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UBC Theses and Dissertations

Iron binding and oxidation by Pseudo-nitzschia multiseries ferritin Pfaffen, Stephanie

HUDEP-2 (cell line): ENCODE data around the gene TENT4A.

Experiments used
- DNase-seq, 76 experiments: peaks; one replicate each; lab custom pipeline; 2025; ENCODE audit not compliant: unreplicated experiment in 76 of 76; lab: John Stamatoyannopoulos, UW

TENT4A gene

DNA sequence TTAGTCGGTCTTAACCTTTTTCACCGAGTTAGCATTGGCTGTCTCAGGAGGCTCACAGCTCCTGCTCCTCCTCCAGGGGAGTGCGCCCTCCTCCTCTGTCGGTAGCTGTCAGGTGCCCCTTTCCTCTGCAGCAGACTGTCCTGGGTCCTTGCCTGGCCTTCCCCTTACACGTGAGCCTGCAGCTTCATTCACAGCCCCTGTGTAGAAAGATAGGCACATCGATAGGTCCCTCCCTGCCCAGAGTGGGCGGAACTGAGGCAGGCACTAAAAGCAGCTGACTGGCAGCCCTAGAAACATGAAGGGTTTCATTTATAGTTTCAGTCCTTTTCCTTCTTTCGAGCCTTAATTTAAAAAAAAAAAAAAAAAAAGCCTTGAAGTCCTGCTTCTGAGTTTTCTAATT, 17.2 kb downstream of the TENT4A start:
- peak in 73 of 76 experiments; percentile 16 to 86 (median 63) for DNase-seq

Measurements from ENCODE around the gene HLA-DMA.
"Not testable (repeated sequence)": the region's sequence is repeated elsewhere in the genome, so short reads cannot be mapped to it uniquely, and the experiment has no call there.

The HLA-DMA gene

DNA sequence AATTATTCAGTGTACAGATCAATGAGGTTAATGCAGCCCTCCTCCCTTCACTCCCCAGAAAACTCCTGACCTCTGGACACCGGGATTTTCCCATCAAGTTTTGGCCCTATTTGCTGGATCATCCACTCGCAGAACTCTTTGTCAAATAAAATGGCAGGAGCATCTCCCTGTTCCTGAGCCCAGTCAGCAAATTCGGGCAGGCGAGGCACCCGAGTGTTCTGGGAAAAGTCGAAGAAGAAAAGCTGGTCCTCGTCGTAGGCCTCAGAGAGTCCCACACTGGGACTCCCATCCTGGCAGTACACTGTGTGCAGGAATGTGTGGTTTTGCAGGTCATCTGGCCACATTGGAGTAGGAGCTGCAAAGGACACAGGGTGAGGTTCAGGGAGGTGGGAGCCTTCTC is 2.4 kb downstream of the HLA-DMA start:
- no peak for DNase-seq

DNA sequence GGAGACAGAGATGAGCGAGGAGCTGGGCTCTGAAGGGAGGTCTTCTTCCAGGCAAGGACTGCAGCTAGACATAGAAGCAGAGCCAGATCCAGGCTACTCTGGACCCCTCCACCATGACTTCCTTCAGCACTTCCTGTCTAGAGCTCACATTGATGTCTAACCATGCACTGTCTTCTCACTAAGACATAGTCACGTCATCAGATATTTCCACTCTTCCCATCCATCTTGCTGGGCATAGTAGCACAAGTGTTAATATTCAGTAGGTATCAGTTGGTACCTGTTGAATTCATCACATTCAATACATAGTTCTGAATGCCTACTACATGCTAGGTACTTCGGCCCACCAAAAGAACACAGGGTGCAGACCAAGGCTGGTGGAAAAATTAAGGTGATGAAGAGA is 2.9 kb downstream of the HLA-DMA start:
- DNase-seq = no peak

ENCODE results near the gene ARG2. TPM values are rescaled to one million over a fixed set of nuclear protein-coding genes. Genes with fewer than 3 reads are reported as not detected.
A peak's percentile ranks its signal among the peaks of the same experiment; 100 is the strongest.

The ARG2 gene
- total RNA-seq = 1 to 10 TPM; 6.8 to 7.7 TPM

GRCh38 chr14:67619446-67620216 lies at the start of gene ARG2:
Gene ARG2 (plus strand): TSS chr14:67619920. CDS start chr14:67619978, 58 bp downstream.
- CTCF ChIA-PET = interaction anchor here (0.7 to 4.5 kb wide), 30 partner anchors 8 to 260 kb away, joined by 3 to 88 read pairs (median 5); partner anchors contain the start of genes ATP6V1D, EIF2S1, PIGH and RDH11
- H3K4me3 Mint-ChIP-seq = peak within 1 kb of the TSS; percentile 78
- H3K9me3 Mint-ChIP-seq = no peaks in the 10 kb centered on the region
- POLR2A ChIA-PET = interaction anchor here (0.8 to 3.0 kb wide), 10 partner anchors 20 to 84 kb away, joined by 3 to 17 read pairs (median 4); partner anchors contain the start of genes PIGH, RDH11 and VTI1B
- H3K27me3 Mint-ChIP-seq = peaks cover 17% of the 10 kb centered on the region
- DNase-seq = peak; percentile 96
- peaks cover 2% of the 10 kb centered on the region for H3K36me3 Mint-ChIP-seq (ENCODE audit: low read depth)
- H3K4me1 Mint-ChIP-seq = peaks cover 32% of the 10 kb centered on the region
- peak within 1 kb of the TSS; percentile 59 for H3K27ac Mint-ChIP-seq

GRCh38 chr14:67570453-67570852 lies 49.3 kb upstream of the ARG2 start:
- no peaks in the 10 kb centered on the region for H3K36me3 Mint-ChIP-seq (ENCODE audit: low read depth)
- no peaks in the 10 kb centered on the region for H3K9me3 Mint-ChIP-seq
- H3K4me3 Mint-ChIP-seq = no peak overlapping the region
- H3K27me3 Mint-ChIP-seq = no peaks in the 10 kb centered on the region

A novel ferritin was identified in marine pennate diatoms, unicellular photosynthetic organisms that play a major role in global primary production and carbon sequestration in the deep ocean. The expression of the iron storage and detoxifying protein ferritin is thought to facilitate the blooming of pennate diatoms after iron fertilization in the open ocean. X-ray structures of Pseudo-nitzschia multiseries ferritin (PmFTN) from crystals soaked for various durations in ferrous iron and zinc sulfate revealed three distinct metal binding sites; sites A and B comprise the catalytic ferroxidase centre, and site C forms a pathway leading toward the central cavity where iron storage occurs. In contrast, crystal structures derived from anaerobically grown and ferrous iron soaked crystals revealed only one ferrous ion occupying site A. Together with kinetic analysis, these studies suggest a model of stepwise iron binding to the ferroxidase centre of PmFTN followed by a very fast iron oxidation phase and partial mobilization of iron from the ferroxidase centre. Using a combination of rapid reaction kinetics and high resolution crystallography, the function of site C was investigated with site C and site B/C variants. Glu130, a site B/C ligand, functions in stabilizing Fe(III) bound at the ferroxidase centre and as a consequence reducing the rate of mineralization. Furthermore, Glu44, a site C ligand, is shown to be important for limiting the rate of post-oxidation reorganisation of iron coordination. Iron was observed within the B-channels, first identified in prokaryotic ferritins and BFRs, of the E44Q variant of PmFTN and provides the first evidence that these channels are possible routes for Fe(II) entry into the cavity. The anaerobic crystal structure of the bacterioferritin from E. coli (EcBFR) revealed two Fe(II) at the ferroxidase centre sites A and B. In comparison with PmFTN, differences in ferrous iron binding and reaction rates are further evidence that in EcBFR a distinct mechanism is in operation. Clearly, PmFTN shows some characteristics of bacterial ferritins. Moreover, retention of iron at the ferroxidase centre at the expense of mineralization points to a role for this diatom ferritin in facilitating short term rather than long term iron storage.

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